Estimating Risk for Death From Coronavirus Disease, China, January–February 2020

Kenji Mizumoto; Gerardo Chowell


Emerging Infectious Diseases. 2020;26(6):1251-1256. 

In This Article

Abstract and Introduction


Since December 2019, when the first case of coronavirus disease (COVID-19) was identified in the city of Wuhan in the Hubei Province of China, the epidemic has generated tens of thousands of cases throughout China. As of February 28, 2020, the cumulative number of reported deaths in China was 2,858. We estimated the time-delay adjusted risk for death from COVID-19 in Wuhan, as well as for China excluding Wuhan, to assess the severity of the epidemic in the country. Our estimates of the risk for death in Wuhan reached values as high as 12% in the epicenter of the epidemic and ≈1% in other, more mildly affected areas. The elevated death risk estimates are probably associated with a breakdown of the healthcare system, indicating that enhanced public health interventions, including social distancing and movement restrictions, should be implemented to bring the COVID-19 epidemic under control.


Since the first case of coronavirus disease (COVID-19) was identified in December 2019 in the city of Wuhan in the Hubei Province of China, the novel virus (severe acute respiratory syndrome coronavirus 2 [SARS-CoV-2]) has continued to spread around the world, resulting in several thousand reported cases in multiple countries. In China, the cumulative number of reported deaths was 2,858 as of February 28, 2020, a figure that already dwarfed the number of persons that succumbed to severe acute respiratory syndrome during 2002–2003.[1]

In the context of an emerging infectious disease with pandemic potential, assessing its efficiency at spreading between humans is critical, as is determining the associated risk for death from the disease. In particular, the type and intensity of public health interventions are often set as a function of these epidemiologic metrics. In the absence of vaccines against SARS-CoV-2 or antiviral drugs for the treatment of COVID-19, the implementation of handwashing and other hygiene-related interventions, as well as nonpharmaceutical interventions such as social distancing and movement restrictions (all of which are the basic strategies available to mitigate disease spread in the population), also generate considerable pressure on the global economy.[2]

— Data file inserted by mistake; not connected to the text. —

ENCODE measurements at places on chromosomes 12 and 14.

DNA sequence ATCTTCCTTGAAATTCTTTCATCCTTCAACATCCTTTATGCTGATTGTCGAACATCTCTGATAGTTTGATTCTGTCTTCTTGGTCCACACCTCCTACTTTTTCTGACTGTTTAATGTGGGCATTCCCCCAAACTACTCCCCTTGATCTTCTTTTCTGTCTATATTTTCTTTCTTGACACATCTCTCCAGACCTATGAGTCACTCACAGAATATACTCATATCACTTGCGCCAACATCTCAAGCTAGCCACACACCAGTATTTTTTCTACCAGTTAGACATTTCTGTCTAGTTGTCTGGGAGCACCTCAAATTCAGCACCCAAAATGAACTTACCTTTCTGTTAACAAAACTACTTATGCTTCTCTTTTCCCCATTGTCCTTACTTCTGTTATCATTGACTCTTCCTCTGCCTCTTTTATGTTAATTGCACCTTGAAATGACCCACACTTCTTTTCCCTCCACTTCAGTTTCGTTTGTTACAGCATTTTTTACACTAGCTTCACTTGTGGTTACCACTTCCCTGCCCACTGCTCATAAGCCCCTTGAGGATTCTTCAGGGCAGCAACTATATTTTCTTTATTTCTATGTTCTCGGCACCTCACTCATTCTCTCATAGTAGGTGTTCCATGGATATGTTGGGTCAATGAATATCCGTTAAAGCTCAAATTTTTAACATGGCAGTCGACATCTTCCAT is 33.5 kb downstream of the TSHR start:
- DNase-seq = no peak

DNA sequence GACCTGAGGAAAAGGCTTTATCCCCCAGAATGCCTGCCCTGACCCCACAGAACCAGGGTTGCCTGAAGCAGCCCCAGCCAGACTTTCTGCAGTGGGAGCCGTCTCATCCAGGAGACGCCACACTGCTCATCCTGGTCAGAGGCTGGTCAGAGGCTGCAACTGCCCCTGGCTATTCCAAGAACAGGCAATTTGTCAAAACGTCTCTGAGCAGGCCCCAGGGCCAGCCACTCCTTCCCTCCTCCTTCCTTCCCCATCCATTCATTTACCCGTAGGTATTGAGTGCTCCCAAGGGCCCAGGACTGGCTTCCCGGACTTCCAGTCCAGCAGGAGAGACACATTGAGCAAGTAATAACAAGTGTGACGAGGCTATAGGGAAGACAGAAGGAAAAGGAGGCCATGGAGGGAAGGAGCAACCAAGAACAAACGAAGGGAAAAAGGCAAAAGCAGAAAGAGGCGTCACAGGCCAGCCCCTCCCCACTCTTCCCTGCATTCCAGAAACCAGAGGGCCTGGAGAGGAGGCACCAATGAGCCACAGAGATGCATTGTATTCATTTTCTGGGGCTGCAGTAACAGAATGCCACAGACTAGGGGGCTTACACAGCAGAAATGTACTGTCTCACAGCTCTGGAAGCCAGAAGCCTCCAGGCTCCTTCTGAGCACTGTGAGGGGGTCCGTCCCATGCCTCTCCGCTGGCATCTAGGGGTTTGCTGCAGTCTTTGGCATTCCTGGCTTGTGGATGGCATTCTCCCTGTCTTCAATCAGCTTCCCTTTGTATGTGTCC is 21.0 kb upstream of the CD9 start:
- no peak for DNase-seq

As interventions are gradually implemented and calibrated during the course of an outbreak, early estimates of the case-fatality ratio (CFR) provide crucial information for policymakers to decide the intensity, timing, and duration of interventions. However, the assessment of epidemiologic characteristics, including the CFR, during the course of an outbreak tends to be affected by right censoring and ascertainment bias.[3–5] The phenomenon of right censoring is caused by the gap in illness onset to death between the vulnerable population and the healthy population, resulting in underestimation, whereas ascertainment bias is attributable to the unreported bulk of infected persons who have mild symptoms or asymptomatic infections, potentially leading to overestimation. Assuming that ascertainment bias is consistent, we can adjust for right censoring by using established methods and available data.[6,7] To assess the current severity of the epidemic in China, we derived estimates (and quantified uncertainty) of the time-delay adjusted CFR for COVID-19 for the city of Wuhan and for China excluding Wuhan, with quantified uncertainty.